The Community Security Trust, which records attacks on the Jewish community in the UK, found there had been a 36% rise in antisemitic incidents, including violent crime and vandalism, to 304 between January and June. This was followed by 130 incidents in July alone, which coincided with the Israeli military offensive in Gaza.
The story goes on to describe the fear the community, also innocent, is experiencing as the ghosts of European anti-Semitism begin to rise from the graves of the millions who died at its hands. Florid language, yes … OK. Maybe it is. But the situation is both fearful and ever-present. For anti-Semitism is an oyster of permanence, buried but not crushed, hidden but not bowed.
As I said in my previous post:
But if I were the [Israelis], and prone to giving unbidden advice (I don’t generally, so forgive me this one time), long-term I’d fear far more a resurgence of European anti-Semitism than a cack-handed post-war anti-solution of a relationship with the Palestinians.
And if you think this is beyond all bounds of realistic possibility, just contemplate the following scenario: an underground of neo-Nazis, for decades unable to convince a wider population that its prejudices relating to the Jews in Europe were anything but prejudices, suddenly, and in a highly social-networked way, grabs hold of a complex and miserably visceral situation which most Europeans can only protest about. Imagine what could be done with such an emotionally explosive situation – a situation which lends itself so easily to the prejudgement I was talking about above.
(A gentle by-the-by on the way too, if you will: compare and contrast, if you do remember anything, what happened in the Balkans – much closer to our European homes. Compare the urgency with which people took to the streets to defend and protect the innocent. Compare what was done to Sarajevo’s plural community. Compare how level killing-fields were not to be permitted. Compare how everything was kept isolated for so very long, whilst Europe failed to decide how to deal – once more – with a home-made genocide; a genocide on its doorstep.)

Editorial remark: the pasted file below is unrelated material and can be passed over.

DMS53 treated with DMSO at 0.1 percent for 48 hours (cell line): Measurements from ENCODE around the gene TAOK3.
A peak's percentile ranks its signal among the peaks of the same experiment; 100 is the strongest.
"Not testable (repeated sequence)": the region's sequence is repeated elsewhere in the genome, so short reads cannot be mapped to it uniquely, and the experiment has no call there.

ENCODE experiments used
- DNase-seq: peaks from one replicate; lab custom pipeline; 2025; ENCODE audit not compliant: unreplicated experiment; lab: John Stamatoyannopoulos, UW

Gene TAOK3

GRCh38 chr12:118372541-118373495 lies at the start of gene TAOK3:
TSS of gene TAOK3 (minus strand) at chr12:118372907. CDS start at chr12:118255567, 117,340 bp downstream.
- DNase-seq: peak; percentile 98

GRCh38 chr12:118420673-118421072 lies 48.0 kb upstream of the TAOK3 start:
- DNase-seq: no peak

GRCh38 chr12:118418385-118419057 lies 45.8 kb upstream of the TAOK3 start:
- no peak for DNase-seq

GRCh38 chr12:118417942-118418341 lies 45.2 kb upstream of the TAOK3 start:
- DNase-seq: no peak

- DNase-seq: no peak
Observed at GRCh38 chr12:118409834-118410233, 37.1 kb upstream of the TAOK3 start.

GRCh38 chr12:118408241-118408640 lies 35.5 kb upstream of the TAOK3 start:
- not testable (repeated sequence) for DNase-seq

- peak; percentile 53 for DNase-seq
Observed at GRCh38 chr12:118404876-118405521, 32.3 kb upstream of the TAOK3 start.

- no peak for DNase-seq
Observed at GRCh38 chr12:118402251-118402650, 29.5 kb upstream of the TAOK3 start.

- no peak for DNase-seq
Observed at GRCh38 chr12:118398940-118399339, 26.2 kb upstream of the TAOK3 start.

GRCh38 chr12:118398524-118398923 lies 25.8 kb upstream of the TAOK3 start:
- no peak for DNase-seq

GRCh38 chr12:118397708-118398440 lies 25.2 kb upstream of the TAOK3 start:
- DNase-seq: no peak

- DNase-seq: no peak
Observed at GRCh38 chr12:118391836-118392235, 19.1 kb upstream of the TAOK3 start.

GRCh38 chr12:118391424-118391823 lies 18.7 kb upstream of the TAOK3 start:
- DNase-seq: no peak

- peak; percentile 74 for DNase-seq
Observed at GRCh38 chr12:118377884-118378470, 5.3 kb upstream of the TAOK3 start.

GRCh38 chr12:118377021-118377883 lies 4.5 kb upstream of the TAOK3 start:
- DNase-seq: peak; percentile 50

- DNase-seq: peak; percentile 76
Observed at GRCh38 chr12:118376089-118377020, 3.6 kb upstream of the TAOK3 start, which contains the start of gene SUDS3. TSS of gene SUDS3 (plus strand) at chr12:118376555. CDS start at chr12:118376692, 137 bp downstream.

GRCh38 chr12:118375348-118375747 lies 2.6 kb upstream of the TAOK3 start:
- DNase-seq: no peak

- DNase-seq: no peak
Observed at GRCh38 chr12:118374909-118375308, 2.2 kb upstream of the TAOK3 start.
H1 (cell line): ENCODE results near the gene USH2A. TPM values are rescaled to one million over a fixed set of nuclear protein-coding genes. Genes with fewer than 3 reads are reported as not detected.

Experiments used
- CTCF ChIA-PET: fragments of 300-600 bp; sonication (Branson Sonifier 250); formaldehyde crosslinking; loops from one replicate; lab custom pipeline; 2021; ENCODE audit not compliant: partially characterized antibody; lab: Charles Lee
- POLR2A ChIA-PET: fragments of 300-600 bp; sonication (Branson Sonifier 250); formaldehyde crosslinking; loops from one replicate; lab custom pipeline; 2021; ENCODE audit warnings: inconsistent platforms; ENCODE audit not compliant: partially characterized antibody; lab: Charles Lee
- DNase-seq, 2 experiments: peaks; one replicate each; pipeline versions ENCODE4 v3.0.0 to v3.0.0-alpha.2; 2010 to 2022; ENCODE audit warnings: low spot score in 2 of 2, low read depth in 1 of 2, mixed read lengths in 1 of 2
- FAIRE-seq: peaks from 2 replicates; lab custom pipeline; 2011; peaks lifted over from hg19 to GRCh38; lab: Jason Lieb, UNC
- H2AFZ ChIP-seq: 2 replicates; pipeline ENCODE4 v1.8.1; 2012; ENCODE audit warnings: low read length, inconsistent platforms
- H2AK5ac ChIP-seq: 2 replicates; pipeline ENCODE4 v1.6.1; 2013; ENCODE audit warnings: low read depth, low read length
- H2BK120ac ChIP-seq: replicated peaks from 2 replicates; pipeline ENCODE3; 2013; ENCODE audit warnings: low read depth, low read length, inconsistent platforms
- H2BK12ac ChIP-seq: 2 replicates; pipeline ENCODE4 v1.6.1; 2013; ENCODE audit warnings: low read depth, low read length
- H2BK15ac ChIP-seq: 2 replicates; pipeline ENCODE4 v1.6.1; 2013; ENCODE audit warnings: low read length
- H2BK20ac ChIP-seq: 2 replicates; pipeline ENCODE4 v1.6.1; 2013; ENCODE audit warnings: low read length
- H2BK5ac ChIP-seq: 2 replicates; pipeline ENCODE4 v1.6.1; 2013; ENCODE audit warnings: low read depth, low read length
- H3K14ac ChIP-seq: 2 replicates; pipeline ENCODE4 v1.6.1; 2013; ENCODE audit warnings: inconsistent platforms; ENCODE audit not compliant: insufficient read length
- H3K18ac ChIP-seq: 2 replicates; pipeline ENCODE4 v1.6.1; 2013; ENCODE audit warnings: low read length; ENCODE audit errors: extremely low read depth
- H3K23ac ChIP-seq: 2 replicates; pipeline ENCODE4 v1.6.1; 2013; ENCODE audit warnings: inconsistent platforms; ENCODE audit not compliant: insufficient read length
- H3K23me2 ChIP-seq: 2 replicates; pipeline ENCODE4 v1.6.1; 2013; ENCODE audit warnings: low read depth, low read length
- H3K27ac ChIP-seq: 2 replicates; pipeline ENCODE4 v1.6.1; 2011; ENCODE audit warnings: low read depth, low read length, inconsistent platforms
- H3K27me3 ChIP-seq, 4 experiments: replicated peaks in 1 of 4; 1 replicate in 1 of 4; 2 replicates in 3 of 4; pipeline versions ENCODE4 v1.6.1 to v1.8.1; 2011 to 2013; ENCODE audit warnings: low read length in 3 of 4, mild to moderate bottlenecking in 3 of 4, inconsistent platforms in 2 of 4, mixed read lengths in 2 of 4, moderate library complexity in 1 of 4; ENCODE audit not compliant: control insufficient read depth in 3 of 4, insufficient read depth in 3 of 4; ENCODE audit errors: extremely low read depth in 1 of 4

I used to argue the following: “It doesn’t matter where the opinion comes from – judge instead the intrinsic value of the words in question.” I’m not so sanguine now. Words have a history; phrases form out of the prejudgements in question; and prejudice comes from borrowed points of view, often violently bolted together. We cannot isolate from the mouths of those who speak, or the fingers of those who write or type, the words that issue forth.
Words can be bullets – fired by snipers of clever and accurate intent – just as easily as any piece of deadly lead.
And whilst the Israelis are committing serious offences against humanity, there is a trail of complicity and criminality on many sides which makes the acts of war being carried out in the world today little more or less than a cultural DNA we all share.
The damaged genes we all carry – and sometimes exhibit in our families and personal environments, as well as on world stages – have also made the body politic and social what it is in these terrible moments.
So as we try to unravel where it went wrong, the only easy prejudgement that doesn’t fall into the prejudice we should always try and resist is to say the innocent bear no single nationality at all – as do neither the culpable.
For what I fear most, of course, is if this democratically-elected Israeli government – in the confusion of easy latterday socially-networked prejudice – succeeded in convincing a significant number of Europeans that an excuse to “hate the Israelis” (the codification process going on would be clear, I think) was actually a reason.
The pain, for me, with Spanish Jewish blood in my family, would be overwhelming. That a determined 21st century government, through its actions one unhappy summer (whether imposed from without or initiated forcefully from within), managed to unravel everything good Europeans – both Jewish and otherwise – had worked for decades to remove from our sociopolitical and cultural agendas … and what’s more, this government was Israeli … and what’s more, its direct supporter was US … well, the irony with respect to those who truly saved the 20th century from oppressive European dictatorship would never be stronger.
I no longer know what to think.
And even so, this doesn’t stop me from thinking. As yet, does it you?